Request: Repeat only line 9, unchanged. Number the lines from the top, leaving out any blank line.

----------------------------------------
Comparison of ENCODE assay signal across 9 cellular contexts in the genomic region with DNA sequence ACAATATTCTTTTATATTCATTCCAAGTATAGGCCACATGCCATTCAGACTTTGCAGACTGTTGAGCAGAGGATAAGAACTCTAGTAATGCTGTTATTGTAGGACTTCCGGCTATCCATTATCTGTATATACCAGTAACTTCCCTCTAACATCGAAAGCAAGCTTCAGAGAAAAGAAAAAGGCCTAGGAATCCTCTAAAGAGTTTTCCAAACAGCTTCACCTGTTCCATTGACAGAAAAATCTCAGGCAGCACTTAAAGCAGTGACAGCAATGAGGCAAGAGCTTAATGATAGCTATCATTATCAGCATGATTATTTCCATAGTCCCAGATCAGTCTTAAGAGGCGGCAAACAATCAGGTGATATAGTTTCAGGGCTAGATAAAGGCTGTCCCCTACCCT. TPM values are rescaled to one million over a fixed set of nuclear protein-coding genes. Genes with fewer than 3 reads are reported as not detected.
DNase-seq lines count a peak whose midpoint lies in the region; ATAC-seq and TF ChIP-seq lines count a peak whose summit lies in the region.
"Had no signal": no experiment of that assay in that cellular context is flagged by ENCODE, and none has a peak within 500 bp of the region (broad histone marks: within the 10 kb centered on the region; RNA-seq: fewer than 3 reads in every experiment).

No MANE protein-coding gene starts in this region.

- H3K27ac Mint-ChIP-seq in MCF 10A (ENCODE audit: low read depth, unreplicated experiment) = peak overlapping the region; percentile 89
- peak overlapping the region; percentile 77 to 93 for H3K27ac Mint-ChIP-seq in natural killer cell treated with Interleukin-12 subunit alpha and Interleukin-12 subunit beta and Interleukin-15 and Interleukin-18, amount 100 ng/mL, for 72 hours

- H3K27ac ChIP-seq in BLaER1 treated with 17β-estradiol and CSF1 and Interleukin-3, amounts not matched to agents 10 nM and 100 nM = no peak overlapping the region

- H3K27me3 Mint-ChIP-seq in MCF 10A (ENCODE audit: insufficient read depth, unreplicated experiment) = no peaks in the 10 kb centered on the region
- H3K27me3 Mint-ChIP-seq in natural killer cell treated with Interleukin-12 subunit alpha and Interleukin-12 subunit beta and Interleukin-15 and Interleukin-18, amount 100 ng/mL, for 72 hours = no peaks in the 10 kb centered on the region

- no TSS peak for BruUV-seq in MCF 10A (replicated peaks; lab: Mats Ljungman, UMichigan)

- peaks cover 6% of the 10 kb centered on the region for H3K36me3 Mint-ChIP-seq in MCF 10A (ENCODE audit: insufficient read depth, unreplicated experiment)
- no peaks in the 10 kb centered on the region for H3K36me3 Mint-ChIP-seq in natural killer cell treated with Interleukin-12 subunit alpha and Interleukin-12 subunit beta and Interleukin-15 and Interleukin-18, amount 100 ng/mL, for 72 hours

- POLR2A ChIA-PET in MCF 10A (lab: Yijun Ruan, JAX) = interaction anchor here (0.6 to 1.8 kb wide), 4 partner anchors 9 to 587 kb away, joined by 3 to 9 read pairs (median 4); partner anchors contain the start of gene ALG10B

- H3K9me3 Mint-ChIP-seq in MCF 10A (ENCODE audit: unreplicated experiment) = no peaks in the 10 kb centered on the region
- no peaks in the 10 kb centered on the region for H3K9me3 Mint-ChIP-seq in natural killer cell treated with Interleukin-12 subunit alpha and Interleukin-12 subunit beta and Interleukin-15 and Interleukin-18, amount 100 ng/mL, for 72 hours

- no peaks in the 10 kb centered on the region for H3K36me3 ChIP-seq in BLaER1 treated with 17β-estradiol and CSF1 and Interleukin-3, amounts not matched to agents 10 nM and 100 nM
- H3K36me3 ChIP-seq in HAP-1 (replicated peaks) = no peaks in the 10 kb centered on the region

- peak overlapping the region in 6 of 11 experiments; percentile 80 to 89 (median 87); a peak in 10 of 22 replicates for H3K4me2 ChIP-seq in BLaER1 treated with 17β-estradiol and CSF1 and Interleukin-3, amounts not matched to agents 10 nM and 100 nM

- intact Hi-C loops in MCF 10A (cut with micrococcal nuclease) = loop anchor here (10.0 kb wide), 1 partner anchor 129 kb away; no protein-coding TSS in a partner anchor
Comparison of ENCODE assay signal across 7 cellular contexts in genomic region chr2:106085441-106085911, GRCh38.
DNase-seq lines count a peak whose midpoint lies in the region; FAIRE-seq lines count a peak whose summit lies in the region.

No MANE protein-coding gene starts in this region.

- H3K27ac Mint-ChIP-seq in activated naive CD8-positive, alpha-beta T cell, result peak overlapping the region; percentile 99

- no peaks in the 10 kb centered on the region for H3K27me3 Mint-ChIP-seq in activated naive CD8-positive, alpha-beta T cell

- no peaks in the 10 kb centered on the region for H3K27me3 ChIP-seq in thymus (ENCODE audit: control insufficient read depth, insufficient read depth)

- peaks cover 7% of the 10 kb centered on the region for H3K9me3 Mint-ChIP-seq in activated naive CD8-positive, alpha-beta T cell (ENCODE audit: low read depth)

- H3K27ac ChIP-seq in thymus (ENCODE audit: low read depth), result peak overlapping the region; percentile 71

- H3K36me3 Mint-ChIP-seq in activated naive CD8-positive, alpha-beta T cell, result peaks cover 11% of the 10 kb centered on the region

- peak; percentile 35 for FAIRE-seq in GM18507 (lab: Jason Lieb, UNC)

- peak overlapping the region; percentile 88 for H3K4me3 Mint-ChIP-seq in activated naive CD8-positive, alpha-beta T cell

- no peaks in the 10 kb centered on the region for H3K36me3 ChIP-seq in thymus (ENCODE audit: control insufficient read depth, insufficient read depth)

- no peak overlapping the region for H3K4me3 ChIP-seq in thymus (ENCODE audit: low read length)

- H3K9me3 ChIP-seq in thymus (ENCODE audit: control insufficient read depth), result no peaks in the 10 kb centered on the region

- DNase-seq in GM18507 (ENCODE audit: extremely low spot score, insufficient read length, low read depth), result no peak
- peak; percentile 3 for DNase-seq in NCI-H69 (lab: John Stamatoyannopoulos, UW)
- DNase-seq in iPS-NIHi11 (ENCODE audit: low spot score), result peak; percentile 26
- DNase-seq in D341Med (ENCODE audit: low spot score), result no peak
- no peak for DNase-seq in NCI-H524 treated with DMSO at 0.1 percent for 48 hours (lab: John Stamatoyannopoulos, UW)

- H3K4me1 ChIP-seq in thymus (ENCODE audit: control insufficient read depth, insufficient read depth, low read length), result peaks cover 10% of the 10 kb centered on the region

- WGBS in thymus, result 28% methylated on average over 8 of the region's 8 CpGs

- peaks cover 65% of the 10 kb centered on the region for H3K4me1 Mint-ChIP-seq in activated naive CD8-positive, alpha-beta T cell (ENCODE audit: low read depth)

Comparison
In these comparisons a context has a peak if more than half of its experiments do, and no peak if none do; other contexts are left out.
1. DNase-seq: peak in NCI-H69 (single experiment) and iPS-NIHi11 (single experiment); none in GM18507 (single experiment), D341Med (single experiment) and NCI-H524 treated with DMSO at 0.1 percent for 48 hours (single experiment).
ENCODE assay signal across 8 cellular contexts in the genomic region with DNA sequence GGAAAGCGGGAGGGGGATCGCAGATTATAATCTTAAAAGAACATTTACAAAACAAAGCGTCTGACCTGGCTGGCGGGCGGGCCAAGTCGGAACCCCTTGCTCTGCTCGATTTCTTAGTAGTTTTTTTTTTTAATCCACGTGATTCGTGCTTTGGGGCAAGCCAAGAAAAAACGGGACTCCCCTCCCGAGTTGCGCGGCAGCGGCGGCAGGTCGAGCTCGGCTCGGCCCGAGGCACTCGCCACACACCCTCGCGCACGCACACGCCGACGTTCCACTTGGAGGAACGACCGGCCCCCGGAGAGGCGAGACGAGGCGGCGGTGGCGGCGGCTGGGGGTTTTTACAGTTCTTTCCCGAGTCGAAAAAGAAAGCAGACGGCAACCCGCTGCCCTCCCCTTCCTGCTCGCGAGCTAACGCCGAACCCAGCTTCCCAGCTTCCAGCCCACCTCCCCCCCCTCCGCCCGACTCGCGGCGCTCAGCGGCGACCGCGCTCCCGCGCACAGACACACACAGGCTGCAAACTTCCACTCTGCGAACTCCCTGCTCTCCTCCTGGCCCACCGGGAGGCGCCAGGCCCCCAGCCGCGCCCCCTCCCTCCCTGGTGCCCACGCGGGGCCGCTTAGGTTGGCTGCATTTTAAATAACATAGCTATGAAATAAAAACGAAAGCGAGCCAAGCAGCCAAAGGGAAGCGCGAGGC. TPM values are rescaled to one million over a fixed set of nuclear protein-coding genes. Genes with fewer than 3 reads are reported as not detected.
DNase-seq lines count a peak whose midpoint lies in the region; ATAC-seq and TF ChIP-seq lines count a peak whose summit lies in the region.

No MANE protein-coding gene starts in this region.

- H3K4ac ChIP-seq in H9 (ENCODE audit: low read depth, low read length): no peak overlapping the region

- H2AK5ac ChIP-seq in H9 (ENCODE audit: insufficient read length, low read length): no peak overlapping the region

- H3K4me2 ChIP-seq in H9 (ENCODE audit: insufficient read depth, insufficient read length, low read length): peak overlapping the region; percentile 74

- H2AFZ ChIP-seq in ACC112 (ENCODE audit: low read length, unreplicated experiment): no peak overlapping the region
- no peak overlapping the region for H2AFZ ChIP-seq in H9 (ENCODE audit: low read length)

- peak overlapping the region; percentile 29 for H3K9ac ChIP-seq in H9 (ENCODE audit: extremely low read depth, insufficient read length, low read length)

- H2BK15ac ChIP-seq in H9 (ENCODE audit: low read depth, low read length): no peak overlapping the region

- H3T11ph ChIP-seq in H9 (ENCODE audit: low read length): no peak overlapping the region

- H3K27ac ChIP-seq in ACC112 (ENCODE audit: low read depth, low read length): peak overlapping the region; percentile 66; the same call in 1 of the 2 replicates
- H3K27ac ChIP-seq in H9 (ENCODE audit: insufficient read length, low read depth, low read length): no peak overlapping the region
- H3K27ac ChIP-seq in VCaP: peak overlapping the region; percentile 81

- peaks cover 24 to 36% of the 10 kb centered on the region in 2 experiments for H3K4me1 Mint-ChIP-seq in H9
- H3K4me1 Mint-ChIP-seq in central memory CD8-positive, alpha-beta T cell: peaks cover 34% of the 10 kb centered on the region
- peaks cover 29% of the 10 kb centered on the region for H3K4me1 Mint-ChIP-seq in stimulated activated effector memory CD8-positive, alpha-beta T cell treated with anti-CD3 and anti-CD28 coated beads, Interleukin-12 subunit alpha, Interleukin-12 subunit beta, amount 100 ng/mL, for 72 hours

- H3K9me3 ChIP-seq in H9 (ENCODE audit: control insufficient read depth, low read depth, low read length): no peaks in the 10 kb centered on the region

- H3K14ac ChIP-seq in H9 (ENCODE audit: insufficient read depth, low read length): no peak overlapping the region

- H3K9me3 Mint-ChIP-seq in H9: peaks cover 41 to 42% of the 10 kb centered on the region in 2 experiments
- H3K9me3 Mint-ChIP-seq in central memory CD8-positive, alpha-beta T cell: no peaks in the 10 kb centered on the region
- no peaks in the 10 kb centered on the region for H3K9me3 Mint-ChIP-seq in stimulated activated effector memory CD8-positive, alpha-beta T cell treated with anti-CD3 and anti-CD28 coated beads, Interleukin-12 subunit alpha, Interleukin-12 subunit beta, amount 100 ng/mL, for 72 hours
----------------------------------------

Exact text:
- H3K27me3 Mint-ChIP-seq in natural killer cell treated with Interleukin-12 subunit alpha and Interleukin-12 subunit beta and Interleukin-15 and Interleukin-18, amount 100 ng/mL, for 72 hours = no peaks in the 10 kb centered on the region